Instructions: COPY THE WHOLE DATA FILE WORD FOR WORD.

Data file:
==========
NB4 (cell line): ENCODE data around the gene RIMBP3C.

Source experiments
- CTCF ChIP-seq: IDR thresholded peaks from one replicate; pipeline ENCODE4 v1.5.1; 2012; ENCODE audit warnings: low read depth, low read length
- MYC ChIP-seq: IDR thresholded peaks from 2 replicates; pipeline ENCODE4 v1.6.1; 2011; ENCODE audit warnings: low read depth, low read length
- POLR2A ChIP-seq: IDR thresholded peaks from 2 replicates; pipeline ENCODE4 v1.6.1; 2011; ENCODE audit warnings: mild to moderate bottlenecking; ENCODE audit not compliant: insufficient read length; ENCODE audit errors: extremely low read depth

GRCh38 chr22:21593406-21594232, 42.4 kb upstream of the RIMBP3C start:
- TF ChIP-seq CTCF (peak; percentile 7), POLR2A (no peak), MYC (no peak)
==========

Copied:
NB4 (cell line): ENCODE data around the gene RIMBP3C.

Source experiments
- CTCF ChIP-seq: IDR thresholded peaks from one replicate; pipeline ENCODE4 v1.5.1; 2012; ENCODE audit warnings: low read depth, low read length
- MYC ChIP-seq: IDR thresholded peaks from 2 replicates; pipeline ENCODE4 v1.6.1; 2011; ENCODE audit warnings: low read depth, low read length
- POLR2A ChIP-seq: IDR thresholded peaks from 2 replicates; pipeline ENCODE4 v1.6.1; 2011; ENCODE audit warnings: mild to moderate bottlenecking; ENCODE audit not compliant: insufficient read length; ENCODE audit errors: extremely low read depth

GRCh38 chr22:21593406-21594232, 42.4 kb upstream of the RIMBP3C start:
- TF ChIP-seq CTCF (peak; percentile 7), POLR2A (no peak), MYC (no peak)